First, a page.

Assessing shoulder disability in orthopaedic specialist care: Introducing the Copenhagen Shoulder Abduction Rating (C-SAR)

Mikkel Bek Clausen, Adam Witten, Karl Bang Christensen, Mette Kreutzfeldt Zebis, Morten Foverskov, Ann Cools, Per Hölmich, Kristian Thorborg

1 Citation (Scopus)

Abstract

Background: Differences in shoulder-disability among common shoulder-disorders in orthopaedic specialist care is unknown. Furthermore, rating of shoulder-disability using patient-reported outcomes is time-consuming, and a faster approach is needed. Objectives: First, compare shoulder-disability among common shoulder-disorders. Secondly, rate shoulder-disability according to the new and quick Copenhagen Shoulder Abduction Rating (C-SAR) and investigate criterion validity of C-SAR. Methods: Cross-sectional study including 325 consecutive patients with shoulder-disorders in orthopaedic specialist care. We assessed shoulder abduction range-of-motion and pain during testing (NRS:0-10), and shoulder-disability using Shoulder Pain and Disability Index (SPADI) subscales. Patients were sub-grouped using C-SAR, which is based on shoulder abduction range-of-motion and pain during testing: Severe (range-of-motion ≤90°), Medium (range-of-motion >90°, NRS:>5), Mild (range-of-motion >90°, NRS:≤5). Shoulder-disability was compared among diagnostic categories and C-SAR subgroups using ANCOVA-models. Results: Most patients were diagnosed with either subacromial impingement (n = 211) or full-thickness/complete rotator-cuff tear (n = 18), but adhesive capsulitis (n = 22) was the diagnostic category related to worst SPADI scores. Data for C-SAR subgrouping were available from 187/229 (82%) patients with rotator-cuff related disorders (subacromial impingement or rotator-cuff tears). C-SAR subgrouping was not feasible for patient with adhesive capsulitis or glenohumeral injury. Differences in shoulder-disability between Mild (n = 67) and Medium (n = 56) C-SAR subgroups were large for both SPADI-subscales (ES: 1.0, p < .0001). Only SPADI-function differed significantly between Severe (n = 64) and Medium C-SAR subgroups (ES: 0.4, p = .017). Conclusion: In orthopaedic specialist care, adhesive capsulitis relates to highest level of shoulder-disability, while C-SAR is a promising test to rate shoulder-disability for most patients, namely those with rotator-cuff related disorders.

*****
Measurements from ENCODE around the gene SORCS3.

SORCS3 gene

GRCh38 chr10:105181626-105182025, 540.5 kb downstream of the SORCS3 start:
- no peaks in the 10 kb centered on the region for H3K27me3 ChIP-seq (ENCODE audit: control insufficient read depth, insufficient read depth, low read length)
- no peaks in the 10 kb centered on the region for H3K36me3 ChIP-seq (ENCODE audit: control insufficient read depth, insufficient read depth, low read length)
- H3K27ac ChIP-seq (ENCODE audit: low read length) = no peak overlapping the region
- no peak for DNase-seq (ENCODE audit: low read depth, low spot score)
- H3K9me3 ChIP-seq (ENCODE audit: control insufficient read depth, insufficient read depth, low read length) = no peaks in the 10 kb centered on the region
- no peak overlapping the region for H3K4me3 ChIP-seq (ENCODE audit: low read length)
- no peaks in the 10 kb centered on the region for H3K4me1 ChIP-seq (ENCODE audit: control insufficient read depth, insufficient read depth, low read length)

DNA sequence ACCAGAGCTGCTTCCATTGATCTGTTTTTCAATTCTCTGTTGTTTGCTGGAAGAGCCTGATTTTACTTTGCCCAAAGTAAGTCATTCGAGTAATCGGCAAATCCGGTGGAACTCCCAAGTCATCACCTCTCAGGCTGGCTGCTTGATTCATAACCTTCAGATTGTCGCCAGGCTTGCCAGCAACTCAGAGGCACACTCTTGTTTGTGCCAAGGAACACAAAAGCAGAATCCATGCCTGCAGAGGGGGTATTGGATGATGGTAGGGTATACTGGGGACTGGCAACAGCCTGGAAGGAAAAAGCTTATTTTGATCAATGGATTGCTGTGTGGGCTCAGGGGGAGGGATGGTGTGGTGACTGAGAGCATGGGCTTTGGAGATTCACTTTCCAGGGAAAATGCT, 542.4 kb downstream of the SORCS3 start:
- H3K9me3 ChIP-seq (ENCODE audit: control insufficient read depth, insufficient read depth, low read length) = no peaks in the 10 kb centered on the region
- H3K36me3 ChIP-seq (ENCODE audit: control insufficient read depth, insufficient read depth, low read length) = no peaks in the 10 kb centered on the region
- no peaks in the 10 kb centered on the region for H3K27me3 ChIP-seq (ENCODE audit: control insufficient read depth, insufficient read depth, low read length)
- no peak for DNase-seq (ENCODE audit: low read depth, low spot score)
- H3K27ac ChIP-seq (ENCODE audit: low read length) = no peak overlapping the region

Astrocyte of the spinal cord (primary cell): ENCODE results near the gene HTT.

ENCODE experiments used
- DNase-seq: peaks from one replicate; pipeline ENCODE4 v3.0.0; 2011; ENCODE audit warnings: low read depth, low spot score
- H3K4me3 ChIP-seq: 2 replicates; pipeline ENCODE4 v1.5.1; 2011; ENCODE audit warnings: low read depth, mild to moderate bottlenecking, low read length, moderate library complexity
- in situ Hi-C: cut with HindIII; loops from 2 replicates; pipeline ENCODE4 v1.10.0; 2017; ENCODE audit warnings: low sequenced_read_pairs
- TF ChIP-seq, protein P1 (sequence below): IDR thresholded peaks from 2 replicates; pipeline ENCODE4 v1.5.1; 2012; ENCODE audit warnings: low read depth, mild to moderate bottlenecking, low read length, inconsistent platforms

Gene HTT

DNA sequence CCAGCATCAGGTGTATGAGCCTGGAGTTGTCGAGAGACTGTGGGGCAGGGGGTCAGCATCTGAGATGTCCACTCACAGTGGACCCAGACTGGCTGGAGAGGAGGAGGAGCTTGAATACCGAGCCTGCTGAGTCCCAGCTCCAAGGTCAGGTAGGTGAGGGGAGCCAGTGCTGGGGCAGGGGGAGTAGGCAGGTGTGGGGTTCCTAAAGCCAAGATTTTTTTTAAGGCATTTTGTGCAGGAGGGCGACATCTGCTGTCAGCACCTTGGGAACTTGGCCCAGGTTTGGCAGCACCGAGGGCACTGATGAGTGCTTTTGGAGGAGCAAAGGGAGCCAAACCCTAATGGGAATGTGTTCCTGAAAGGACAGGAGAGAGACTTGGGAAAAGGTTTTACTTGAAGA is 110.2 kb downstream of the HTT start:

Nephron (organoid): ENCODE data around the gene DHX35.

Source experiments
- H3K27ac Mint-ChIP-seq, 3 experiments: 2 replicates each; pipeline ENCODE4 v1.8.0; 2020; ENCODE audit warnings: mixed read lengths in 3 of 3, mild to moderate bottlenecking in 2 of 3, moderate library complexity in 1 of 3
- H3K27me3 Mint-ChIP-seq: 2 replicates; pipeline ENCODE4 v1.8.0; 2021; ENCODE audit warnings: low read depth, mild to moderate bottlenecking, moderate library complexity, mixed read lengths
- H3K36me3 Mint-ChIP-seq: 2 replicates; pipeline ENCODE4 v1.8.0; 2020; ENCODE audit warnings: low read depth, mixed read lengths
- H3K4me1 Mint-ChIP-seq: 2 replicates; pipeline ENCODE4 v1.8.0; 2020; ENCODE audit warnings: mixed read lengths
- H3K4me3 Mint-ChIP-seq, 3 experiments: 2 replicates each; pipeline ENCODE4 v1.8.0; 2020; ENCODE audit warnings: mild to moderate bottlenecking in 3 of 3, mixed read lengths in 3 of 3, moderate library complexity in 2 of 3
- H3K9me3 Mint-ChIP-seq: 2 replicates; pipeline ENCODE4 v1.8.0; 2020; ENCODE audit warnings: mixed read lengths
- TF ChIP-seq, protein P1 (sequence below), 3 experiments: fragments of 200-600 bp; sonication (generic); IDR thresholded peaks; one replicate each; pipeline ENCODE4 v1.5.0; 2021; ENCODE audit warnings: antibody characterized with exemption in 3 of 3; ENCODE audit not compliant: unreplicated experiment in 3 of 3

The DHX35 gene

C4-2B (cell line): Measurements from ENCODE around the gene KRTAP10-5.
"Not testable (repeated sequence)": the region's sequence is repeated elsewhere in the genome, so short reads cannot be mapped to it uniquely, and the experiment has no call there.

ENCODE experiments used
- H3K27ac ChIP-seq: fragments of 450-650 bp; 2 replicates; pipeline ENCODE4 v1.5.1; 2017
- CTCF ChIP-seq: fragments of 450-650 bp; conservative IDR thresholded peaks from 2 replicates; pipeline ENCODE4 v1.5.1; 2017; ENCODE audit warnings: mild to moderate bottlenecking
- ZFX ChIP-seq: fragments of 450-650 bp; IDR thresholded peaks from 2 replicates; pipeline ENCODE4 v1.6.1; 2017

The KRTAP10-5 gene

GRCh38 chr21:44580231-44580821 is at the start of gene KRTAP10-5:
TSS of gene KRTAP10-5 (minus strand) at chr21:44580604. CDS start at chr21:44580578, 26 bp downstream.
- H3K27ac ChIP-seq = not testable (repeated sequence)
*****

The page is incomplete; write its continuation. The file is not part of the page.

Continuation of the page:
Original languageEnglish
Article number102593
JournalMusculoskeletal science & practice
Volume61
ISSN2468-7812
DOIs
Publication statusPublished - Oct 2022

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